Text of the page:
Your article from September 1 about law and order at 1492 Land Back Lane, which we republished, was an excellent examination of how this idea of the “rule of law” is used to constrict the struggle of Indigenous people.
What I was hoping to point out in that piece is that there are just such limited options. The law has never, historically, been a tool Indigenous people can use to liberate ourselves from the colonialism of Canada. Like, how could we use the tool of colonialism to liberate ourselves from colonialism? As the judge was speaking of “reconciliation” it was just cheapening the word, which has already died off in terms of validity in any of the grassroots communities I’ve seen, in any of the street-level stuff we do at the Friendship Centre and in any of the households where we break bread and sit around and talk about these things. So, for a judge to use that word while he’s telling a Haudenosaunee women that she didn’t follow some process or rule, and therefore she can’t speak in the court, it illustrates the hypocrisy of using the court system as a tool for our liberation. Again, it’s just another door closing.
This is the thirtieth anniversary of the very well known land defence at Oka. Thinking back to that, how have things developed – or not developed – since that action?
People call it the “Oka Crisis” or the “Oka Standoff” but I’m following the lead of Ellen Gabriel and other people from Kahnawà:ke, Kanehsatà:ke and that territory and I’m calling it the Siege of Kanehsatà:ke. This so-called just country called its army in to relieve the state police force, which had sieged the Mohawk people who were trying to protect their lands from a golf course and a condo development. It was the very graveyard where their ancestors were buried, the very territory where they had been hunting forever, and they were trying to stop the development. The state used every asset in its toolkit to try to forcibly remove Indigenous people from their territory.
So, what’s changed in 30 years? I don’t know – the territory still hasn’t been turned back over to the people of Kanehsatà:ke. It’s been bought and sold and put into some sort of weird state trust system that’s a park-like thing. What they’re doing in Ipperwash – it took 25 years for that territory to finally be returned.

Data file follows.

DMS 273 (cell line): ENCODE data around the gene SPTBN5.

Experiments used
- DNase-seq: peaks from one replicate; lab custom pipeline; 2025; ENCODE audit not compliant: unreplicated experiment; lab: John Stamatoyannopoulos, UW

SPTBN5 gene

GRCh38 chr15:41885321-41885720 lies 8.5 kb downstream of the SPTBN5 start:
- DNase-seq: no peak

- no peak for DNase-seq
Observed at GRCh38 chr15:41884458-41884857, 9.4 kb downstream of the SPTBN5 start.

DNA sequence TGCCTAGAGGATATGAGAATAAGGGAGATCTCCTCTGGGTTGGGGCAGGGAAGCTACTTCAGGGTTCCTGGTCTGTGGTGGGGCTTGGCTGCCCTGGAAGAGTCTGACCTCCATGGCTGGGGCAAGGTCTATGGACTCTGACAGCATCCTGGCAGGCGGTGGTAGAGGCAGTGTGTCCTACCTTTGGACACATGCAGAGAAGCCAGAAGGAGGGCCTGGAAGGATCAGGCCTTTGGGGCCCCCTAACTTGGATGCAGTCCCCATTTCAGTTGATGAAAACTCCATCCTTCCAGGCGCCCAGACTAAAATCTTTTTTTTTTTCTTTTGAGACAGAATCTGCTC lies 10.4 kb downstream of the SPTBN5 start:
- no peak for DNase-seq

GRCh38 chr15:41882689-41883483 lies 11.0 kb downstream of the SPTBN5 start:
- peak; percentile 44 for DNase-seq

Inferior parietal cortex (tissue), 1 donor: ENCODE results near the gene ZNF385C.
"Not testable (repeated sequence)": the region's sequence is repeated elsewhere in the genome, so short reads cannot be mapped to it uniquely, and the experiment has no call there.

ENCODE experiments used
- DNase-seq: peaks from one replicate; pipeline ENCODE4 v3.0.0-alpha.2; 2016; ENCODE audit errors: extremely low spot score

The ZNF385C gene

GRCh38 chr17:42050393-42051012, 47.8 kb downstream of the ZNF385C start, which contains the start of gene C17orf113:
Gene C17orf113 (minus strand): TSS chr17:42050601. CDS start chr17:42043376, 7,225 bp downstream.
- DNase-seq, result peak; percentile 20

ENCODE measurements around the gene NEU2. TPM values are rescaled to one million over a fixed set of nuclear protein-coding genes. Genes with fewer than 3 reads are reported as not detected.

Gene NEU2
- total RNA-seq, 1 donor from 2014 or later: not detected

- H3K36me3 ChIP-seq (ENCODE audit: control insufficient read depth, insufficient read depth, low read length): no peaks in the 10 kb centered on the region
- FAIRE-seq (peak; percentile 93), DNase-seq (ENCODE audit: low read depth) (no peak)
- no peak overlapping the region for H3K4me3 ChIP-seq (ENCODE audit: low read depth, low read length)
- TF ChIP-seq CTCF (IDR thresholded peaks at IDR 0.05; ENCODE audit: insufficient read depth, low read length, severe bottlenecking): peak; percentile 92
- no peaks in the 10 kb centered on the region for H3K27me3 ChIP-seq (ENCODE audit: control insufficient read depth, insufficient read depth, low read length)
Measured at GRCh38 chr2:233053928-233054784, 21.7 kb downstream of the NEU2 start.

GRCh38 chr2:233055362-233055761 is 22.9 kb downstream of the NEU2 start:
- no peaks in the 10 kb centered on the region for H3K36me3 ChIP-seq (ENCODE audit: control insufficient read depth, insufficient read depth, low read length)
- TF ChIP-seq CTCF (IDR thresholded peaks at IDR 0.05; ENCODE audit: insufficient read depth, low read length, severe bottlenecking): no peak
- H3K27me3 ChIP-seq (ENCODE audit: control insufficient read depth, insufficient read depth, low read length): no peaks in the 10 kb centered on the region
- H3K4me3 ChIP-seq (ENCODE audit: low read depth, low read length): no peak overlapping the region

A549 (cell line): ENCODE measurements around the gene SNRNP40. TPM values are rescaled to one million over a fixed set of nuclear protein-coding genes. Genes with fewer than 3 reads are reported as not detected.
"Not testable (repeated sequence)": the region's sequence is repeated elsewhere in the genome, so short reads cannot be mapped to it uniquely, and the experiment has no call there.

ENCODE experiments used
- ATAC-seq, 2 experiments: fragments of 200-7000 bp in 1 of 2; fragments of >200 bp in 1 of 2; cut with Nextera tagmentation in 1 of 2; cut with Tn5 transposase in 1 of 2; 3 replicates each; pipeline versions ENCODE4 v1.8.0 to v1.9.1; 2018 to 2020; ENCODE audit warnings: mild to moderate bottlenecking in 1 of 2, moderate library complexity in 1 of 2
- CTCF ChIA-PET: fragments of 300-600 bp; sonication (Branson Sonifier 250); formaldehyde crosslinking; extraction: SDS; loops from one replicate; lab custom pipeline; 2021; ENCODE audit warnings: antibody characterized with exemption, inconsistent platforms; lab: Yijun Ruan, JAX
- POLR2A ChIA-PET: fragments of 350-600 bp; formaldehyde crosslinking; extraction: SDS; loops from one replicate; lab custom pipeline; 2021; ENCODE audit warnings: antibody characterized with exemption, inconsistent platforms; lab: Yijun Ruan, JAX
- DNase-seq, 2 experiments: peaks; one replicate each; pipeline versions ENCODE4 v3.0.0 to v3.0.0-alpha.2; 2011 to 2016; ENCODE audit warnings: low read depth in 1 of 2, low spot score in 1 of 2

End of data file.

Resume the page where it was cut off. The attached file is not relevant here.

This is a systems issue. Until we deal with the underlying issues, we’re just going to continue to potentially have these types of conflicts. It’s scary.
And it was after the Siege of Kanehsatà:ke that the very tragic events in Ipperwash happened.
Yes, and I always want to start this conversation by paying the utmost respect to the family of Dudley George. I want people from the family to know that I’m not hoping to politicize the tragedy of what happened, but that I think it’s important to try to tell the story of Dudley George and give it justice. As an Indigenous journalist, I feel I have the responsibility to Indigenous people to tell our stories with more care than they have historically been told.
The second thing I want to say is that this death was needless. Going back to the premier directing the police – his language was more forceful, but his tone was similar to the tone of the current Ontario premier. It’s clear that the police were rife with systemic racism.
But it’s also clear that there were no media present when the police did this. Journalists are being arrested right now and they’re being told where they can and can’t go with the Wet’suwet’en conflict. Justin Brake was arrested for following Indigenous land defenders at Muskrat Falls. The media is being restricted still, and there was no media present when Dudley George lost his life. I believe that, had media been present, that situation could have played out differently.
Yet here we are, twenty-five years later, and I am one of at least a couple if not more Indigenous journalists that have been arrested while covering 1492 Land Back Lane.
I think it’s important that people know it’s very easy to criminalize Indigenous people. The rates of crime in Indigenous communities are not at the same levels that Indigenous people are arrested, tried and incarcerated. Indigenous people make up about 5 percent of the population in Canada, but they occupy over 30 percent of the prison population. That’s criminalization. And further to that, almost half of the women in federal custody right now are Indigenous, and half of the youth in federal custody right now are Indigenous. These are hard and fast numbers that prove Indigenous people have been criminalized. And what this does is make it easier to arrest me, because I look exactly like the people doing the land defence. I’m Oneida and they’re Oneida – and they’re Mohawk and Tuscarora and Onondaga and Cayuga and Seneca – and to the predominately white OPP we look identical to the types of people they are frequently arresting and sending to the courts, the people the courts are frequently sending to custody, the people whose children are frequently taken away by child services.
The fact that I’m Indigenous trumps the fact that I was doing journalism, and that’s why I’m being criminalized right now. We’re supposed to be telling these stories as a layer of protection for Indigenous people, and instead we’re being criminalized.
Are we just waiting for the next person to die? Because that’s what the stakes seem like to me.
Read Karl Dockstader’s articles about the struggle at 1492 Land Back Lane at www.fenfc.org/1492.
Graphic by Karl Dockstader